Today's News

  • Step in the right direction

    March to Recovery

    WHAT:Drug addiction awareness event

    WHEN:Saturday, 10 a.m.

    WHERE:Starts at the Shelby County Fairgrounds on Midland Trail, participants will walk down Main Street to the former Shelby County Courthouse

    PARKING:Parking will be at the fairgrounds and First Baptist Church across the street




    By Lisa King


  • Pilot recovering after crash landing at Waddy

    An Owen County pilot is in stable condition at the University of Kentucky Medical Center after a crash landing near a private airstrip in Waddy.

    Jules S. Roberie, 59, made an emergency landing near Miles Field, a private airstrip owned by Helen Patterson on Grubbs Lane, at about 5 p.m.

    When Roberie called 911 to tell them he had crashed and that he was injured, he wasn’t able to give them an exact location, said Waddy Fire Chief Darrell Brown.

    “He didn’t know where he was at,” said Brown.

  • Shelbyville Horse Show is a win for all

    Despite a fickle forecast, the Shelbyville Horse Show stayed fairly dry and hot for the 27th annual show last week.  With nearly 300 competitors in 51 classes, the competition was as heated as the air.

    In addition to a packed barn of competitors, the stands and Horsemen’s Tent were also filled with spectators and guests looking for a fun night out.

    Shelby County Tourism Commission Executive Director Katie Fussenegger said the four-day event seemed to be less crowded than usual but things went as smooth as ever.

  • Teaching outside the box

    With an education system driven by a technology-focused world, it’s a breath of fresh air to know that schools haven’t stepped too far away from their roots.

    Beyond the school walls laden with power outlets for charging phones and tablets, there’s an entire world to be explored and many teachers in Shelby County are embracing this boundless classroom.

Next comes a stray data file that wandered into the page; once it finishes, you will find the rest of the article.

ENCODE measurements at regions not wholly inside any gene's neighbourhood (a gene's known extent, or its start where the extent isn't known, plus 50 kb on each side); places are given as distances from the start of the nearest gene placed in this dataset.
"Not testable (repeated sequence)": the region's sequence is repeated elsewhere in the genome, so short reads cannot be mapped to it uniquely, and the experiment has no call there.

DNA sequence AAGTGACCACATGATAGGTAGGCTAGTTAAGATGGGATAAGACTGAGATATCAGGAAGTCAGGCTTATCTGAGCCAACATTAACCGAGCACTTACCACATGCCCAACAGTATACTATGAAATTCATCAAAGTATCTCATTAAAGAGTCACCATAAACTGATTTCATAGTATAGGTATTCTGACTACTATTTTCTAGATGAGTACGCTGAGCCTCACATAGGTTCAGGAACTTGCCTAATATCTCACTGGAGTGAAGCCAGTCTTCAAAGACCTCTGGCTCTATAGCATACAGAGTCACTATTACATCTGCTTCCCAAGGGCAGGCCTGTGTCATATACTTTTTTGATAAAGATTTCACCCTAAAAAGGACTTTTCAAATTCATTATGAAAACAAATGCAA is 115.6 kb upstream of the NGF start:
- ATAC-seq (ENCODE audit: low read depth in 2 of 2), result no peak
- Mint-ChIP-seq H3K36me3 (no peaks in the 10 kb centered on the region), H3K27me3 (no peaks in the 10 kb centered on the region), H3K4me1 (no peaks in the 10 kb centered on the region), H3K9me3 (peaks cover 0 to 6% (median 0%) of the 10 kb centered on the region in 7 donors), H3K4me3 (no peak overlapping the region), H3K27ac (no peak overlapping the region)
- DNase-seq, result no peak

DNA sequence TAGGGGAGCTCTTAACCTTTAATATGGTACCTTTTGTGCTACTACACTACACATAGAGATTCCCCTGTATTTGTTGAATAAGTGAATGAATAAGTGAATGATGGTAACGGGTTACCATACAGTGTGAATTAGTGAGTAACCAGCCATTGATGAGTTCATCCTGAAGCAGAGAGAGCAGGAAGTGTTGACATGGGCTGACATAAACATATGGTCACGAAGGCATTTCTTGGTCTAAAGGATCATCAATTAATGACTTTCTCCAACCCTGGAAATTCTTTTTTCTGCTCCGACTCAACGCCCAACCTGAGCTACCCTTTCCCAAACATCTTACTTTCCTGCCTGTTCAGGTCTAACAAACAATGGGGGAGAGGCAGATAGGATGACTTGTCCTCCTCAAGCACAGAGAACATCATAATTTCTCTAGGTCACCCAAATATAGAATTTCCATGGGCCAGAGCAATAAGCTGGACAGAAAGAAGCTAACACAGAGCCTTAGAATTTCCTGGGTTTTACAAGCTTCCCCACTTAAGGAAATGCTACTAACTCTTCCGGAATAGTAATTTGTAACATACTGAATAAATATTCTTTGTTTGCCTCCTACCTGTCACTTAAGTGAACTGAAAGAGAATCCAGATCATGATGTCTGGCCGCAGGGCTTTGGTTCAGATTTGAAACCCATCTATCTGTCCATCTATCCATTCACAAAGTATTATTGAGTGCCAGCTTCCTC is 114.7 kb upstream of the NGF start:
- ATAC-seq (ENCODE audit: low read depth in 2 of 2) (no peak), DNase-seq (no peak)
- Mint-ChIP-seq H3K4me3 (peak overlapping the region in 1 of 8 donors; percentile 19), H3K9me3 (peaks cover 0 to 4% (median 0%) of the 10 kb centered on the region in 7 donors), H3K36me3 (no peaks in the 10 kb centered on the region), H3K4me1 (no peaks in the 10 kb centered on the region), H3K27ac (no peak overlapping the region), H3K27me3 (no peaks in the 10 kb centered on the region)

• GARNETT ‘NEWT’ NEWTON: SEPT. 4, 1930 TO AUG. 5, 2016

    It would seem the entire Bagdad community was in attendance Monday at Bagdad Baptist Church to pay final respects to a man so revered in the town, he was recognized as the unofficial mayor. No election was ever necessary.

  • Horse show co-manager arrested for DUI

    Edward “Hoppy” Bennett, co-manager for the Shelbyville Horse Show was charged with DUI on the show’s closing night.

    A report by Shelbyville Police says that Saturday Bennett was charged with operating a motor vehicle under the influence of alcohol, first offense and possession of an open alcoholic beverage container in a vehicle.

    The report states that the arrest occurred at 8:12 p.m., which was shortly after the horse show began at 7 p.m.

  • Shelby teen crowned Miss Kentucky Junior Teen

    Adorning a crown, sash and glowing smile, Shelby County teen Breanna Gipson is proud of her title as Miss Kentucky Junior Teen but she’s not satisfied.

    With her eyes now set on a national title, Gipson is doing all she can to raise the $2,000 needed to fund her bid to the national competition in Orlando.

    “The money will go toward my entry fees, hotel fees and traveling,” Gipson explained.

  • Cycle of progress

    Shelby County could become more bicycle and pedestrian friendly in the future if government entities around the county join forces to fund a countywide plan.

    At Tuesday night’s meeting of the Shelby County Fiscal Court, magistrates voted to contribute $6,500 to fund a $25,000 bike and pedestrian study to make such pathways mandatory for future state roadway widening projects.

    But the project may not get off the ground.

  • From the pool to the school

    The lazy days of summer are drawing to a close as we gear up for back to school season, which begins Wednesday.  Teachers are eagerly decorating classrooms while kids are picking out new backpacks in anticipation of a new year. 

    And while we might physically be ready for the 2016-17 school year with every item checked off the school supply list and a shiny new wardrobe in the closet, don’t underestimate the value of mental preparation, either.

  • A helping hand in disasters

    Although very recently graduated from college, Michael Ducharm has thrown himself in the midst of a whirlwind training session to prepare him for just about anything.

    “I’m still in training, and I’m really excited about the possibilities on what kind of work I’ll be getting into,” he said.

    The Pleasureville resident who moved to Kentucky from California at the age of 12 is two weeks into a training program for AmeriCorps.